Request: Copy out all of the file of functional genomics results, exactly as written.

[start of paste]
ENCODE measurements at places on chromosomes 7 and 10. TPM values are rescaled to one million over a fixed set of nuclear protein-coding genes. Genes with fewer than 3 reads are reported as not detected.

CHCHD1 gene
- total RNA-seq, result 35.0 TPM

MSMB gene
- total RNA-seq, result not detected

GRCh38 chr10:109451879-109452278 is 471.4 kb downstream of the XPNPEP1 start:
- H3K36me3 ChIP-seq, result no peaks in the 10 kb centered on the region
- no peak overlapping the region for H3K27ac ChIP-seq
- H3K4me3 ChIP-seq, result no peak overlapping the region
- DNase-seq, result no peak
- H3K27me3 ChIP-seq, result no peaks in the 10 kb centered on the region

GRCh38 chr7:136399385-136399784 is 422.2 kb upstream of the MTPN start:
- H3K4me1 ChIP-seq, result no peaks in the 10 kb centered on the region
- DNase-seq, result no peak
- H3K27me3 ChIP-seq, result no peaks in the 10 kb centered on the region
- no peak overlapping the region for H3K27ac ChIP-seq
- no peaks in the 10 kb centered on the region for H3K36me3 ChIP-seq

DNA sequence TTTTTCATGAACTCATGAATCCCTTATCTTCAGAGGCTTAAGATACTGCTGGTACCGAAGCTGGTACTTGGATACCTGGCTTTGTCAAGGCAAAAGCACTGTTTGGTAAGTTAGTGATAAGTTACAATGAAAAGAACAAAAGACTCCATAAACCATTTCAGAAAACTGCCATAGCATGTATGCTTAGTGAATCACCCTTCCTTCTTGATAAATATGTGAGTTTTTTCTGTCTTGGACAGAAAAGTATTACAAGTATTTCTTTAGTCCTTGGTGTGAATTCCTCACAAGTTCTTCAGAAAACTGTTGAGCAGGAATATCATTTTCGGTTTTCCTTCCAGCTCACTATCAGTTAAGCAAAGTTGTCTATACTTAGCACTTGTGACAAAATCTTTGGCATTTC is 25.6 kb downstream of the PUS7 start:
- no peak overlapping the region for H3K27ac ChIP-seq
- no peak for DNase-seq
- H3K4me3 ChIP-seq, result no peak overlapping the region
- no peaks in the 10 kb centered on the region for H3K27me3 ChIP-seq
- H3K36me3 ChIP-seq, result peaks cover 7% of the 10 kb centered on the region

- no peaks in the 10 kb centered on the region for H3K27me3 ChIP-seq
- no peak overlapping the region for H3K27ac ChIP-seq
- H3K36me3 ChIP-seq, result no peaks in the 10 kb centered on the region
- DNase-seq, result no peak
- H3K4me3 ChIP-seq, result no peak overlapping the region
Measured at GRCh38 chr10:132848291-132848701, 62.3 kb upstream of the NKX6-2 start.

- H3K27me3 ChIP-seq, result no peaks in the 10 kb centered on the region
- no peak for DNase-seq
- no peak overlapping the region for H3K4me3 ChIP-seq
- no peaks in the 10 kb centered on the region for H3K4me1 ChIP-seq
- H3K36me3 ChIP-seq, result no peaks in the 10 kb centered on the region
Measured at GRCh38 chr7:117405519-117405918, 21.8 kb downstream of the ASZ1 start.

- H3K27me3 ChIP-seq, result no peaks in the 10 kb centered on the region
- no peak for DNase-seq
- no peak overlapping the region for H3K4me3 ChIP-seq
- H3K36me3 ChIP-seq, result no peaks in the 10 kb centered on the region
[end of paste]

ENCODE measurements at places on chromosomes 7 and 10. TPM values are rescaled to one million over a fixed set of nuclear protein-coding genes. Genes with fewer than 3 reads are reported as not detected.

CHCHD1 gene
- total RNA-seq, result 35.0 TPM

MSMB gene
- total RNA-seq, result not detected

GRCh38 chr10:109451879-109452278 is 471.4 kb downstream of the XPNPEP1 start:
- H3K36me3 ChIP-seq, result no peaks in the 10 kb centered on the region
- no peak overlapping the region for H3K27ac ChIP-seq
- H3K4me3 ChIP-seq, result no peak overlapping the region
- DNase-seq, result no peak
- H3K27me3 ChIP-seq, result no peaks in the 10 kb centered on the region

GRCh38 chr7:136399385-136399784 is 422.2 kb upstream of the MTPN start:
- H3K4me1 ChIP-seq, result no peaks in the 10 kb centered on the region
- DNase-seq, result no peak
- H3K27me3 ChIP-seq, result no peaks in the 10 kb centered on the region
- no peak overlapping the region for H3K27ac ChIP-seq
- no peaks in the 10 kb centered on the region for H3K36me3 ChIP-seq

DNA sequence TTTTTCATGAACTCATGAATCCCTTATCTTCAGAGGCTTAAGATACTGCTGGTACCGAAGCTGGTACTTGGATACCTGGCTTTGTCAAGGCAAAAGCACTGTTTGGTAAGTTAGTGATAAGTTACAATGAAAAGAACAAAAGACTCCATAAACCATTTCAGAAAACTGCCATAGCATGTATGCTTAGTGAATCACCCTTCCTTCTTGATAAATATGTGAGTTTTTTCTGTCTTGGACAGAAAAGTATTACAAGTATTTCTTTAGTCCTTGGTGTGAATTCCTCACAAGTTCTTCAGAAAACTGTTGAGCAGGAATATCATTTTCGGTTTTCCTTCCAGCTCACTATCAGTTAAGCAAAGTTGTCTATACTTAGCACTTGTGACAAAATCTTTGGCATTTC is 25.6 kb downstream of the PUS7 start:
- no peak overlapping the region for H3K27ac ChIP-seq
- no peak for DNase-seq
- H3K4me3 ChIP-seq, result no peak overlapping the region
- no peaks in the 10 kb centered on the region for H3K27me3 ChIP-seq
- H3K36me3 ChIP-seq, result peaks cover 7% of the 10 kb centered on the region

- no peaks in the 10 kb centered on the region for H3K27me3 ChIP-seq
- no peak overlapping the region for H3K27ac ChIP-seq
- H3K36me3 ChIP-seq, result no peaks in the 10 kb centered on the region
- DNase-seq, result no peak
- H3K4me3 ChIP-seq, result no peak overlapping the region
Measured at GRCh38 chr10:132848291-132848701, 62.3 kb upstream of the NKX6-2 start.

- H3K27me3 ChIP-seq, result no peaks in the 10 kb centered on the region
- no peak for DNase-seq
- no peak overlapping the region for H3K4me3 ChIP-seq
- no peaks in the 10 kb centered on the region for H3K4me1 ChIP-seq
- H3K36me3 ChIP-seq, result no peaks in the 10 kb centered on the region
Measured at GRCh38 chr7:117405519-117405918, 21.8 kb downstream of the ASZ1 start.

- H3K27me3 ChIP-seq, result no peaks in the 10 kb centered on the region
- no peak for DNase-seq
- no peak overlapping the region for H3K4me3 ChIP-seq
- H3K36me3 ChIP-seq, result no peaks in the 10 kb centered on the region